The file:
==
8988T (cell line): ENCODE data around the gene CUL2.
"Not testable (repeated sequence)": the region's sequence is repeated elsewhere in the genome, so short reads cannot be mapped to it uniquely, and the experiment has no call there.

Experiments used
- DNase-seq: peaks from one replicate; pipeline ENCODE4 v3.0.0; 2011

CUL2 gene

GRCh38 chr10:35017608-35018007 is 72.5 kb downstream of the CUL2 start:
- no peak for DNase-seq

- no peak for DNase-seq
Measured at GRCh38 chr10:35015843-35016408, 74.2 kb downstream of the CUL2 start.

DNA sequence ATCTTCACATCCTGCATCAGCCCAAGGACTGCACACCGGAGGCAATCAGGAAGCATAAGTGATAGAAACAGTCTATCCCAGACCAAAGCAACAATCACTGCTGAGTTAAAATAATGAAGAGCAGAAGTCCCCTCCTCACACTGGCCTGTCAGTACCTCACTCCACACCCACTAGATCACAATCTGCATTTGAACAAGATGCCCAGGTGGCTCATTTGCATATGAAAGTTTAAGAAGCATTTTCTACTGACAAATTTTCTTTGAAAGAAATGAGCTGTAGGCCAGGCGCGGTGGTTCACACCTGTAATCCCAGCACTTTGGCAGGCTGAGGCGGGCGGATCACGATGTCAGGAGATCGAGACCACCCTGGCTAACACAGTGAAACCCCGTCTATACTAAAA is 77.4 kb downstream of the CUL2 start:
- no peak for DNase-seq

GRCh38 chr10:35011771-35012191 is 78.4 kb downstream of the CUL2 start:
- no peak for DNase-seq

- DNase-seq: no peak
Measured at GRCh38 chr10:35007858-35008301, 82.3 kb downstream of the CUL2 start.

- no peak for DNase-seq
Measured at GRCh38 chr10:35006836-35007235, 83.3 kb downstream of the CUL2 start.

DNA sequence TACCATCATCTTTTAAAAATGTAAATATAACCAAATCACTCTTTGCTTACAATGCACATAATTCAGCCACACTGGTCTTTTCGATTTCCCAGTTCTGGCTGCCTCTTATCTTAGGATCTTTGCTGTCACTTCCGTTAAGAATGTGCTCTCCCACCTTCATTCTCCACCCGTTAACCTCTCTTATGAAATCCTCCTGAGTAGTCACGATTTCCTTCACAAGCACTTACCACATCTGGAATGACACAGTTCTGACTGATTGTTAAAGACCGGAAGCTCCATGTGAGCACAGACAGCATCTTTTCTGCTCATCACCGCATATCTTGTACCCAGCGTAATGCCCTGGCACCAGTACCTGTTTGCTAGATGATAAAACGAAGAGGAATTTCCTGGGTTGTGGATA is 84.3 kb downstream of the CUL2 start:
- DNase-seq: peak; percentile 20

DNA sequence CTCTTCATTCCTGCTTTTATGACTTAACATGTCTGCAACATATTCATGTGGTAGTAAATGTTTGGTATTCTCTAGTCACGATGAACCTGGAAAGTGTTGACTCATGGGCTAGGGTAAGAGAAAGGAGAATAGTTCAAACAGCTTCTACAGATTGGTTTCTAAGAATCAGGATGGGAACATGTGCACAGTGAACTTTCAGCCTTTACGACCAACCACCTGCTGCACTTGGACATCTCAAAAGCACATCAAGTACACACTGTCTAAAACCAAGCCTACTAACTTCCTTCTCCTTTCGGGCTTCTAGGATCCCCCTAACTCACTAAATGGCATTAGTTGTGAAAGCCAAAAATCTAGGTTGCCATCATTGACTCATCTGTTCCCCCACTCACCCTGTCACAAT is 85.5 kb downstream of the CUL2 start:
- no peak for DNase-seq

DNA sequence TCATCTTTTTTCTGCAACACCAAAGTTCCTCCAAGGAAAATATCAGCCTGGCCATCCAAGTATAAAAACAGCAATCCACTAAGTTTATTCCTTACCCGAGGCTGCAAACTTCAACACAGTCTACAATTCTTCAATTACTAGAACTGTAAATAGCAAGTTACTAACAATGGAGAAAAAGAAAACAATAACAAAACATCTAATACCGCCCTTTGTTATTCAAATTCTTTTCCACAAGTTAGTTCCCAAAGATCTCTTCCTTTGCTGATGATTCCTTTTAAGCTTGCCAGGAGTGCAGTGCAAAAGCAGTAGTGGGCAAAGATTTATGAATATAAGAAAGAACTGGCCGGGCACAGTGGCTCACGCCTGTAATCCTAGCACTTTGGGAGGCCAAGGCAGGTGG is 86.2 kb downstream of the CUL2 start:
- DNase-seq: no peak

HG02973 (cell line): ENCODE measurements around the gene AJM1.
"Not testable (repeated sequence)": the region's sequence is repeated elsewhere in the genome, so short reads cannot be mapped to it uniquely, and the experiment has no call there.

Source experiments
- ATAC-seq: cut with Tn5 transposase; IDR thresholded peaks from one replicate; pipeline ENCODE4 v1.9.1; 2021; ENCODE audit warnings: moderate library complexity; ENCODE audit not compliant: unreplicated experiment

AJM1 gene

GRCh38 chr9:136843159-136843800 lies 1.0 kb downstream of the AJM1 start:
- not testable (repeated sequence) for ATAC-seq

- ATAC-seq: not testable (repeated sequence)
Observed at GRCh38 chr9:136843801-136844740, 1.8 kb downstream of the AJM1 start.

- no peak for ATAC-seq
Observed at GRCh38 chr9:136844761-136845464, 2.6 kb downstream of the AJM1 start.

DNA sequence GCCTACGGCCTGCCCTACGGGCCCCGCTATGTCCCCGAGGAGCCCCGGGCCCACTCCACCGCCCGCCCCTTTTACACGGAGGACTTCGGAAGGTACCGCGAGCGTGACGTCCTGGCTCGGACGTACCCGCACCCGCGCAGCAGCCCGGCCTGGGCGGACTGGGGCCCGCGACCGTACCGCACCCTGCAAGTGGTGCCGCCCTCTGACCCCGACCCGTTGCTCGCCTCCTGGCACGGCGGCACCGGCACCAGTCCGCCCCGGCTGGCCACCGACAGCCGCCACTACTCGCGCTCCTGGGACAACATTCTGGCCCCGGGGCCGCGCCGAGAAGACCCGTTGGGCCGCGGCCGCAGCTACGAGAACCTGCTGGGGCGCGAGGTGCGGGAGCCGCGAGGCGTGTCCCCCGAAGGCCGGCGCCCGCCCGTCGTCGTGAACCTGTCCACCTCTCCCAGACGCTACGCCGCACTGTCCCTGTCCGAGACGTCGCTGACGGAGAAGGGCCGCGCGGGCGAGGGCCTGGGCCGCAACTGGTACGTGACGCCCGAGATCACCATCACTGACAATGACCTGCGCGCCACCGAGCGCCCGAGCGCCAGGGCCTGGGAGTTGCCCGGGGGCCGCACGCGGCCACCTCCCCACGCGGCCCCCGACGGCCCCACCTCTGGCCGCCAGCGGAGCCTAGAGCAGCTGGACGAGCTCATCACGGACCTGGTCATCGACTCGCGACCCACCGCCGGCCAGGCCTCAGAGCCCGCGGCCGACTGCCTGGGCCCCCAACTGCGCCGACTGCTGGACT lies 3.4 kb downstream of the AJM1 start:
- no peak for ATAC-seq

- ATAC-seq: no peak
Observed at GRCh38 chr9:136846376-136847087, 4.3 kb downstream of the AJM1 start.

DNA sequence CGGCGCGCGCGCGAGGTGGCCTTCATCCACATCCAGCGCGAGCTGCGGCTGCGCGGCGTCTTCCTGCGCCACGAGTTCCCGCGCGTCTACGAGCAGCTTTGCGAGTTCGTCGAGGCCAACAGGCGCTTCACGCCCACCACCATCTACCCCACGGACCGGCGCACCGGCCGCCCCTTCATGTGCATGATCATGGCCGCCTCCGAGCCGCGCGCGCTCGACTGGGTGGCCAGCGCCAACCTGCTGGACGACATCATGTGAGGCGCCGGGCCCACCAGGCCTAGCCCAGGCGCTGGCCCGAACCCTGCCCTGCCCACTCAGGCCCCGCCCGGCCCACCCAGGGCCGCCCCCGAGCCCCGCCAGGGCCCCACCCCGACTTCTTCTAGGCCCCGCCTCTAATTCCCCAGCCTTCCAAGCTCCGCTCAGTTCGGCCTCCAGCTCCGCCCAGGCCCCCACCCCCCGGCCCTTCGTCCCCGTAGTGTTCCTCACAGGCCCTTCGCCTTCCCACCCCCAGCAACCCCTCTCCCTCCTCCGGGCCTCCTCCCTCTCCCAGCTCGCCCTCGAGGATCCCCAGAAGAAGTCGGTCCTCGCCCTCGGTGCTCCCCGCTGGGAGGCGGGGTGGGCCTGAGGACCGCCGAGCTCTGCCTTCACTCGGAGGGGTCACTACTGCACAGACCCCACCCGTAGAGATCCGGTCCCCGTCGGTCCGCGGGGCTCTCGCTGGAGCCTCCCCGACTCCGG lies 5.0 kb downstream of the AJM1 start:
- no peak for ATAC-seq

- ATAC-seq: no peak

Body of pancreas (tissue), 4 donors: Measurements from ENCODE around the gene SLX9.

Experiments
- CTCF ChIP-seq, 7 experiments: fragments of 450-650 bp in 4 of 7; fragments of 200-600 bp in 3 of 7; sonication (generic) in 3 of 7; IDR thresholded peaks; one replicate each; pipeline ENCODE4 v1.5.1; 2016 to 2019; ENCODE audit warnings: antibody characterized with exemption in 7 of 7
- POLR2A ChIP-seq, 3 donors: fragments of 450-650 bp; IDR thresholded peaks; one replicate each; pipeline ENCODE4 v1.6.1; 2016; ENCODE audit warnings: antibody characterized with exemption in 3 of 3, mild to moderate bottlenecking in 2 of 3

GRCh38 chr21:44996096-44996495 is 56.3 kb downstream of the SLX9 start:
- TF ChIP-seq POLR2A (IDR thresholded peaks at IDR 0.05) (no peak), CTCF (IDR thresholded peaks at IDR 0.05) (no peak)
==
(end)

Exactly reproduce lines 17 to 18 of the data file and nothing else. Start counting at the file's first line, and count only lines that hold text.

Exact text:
Measured at GRCh38 chr10:35006836-35007235, 83.3 kb downstream of the CUL2 start.

DNA sequence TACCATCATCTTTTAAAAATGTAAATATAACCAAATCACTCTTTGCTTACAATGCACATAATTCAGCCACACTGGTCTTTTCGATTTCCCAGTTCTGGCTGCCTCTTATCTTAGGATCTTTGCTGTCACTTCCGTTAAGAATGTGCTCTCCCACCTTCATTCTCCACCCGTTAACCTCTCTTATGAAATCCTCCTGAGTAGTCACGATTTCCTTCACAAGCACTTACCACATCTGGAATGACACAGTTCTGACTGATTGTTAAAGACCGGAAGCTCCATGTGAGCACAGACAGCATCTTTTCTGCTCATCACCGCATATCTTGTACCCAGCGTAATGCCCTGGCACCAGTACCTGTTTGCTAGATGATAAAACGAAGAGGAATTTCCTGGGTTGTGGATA is 84.3 kb downstream of the CUL2 start: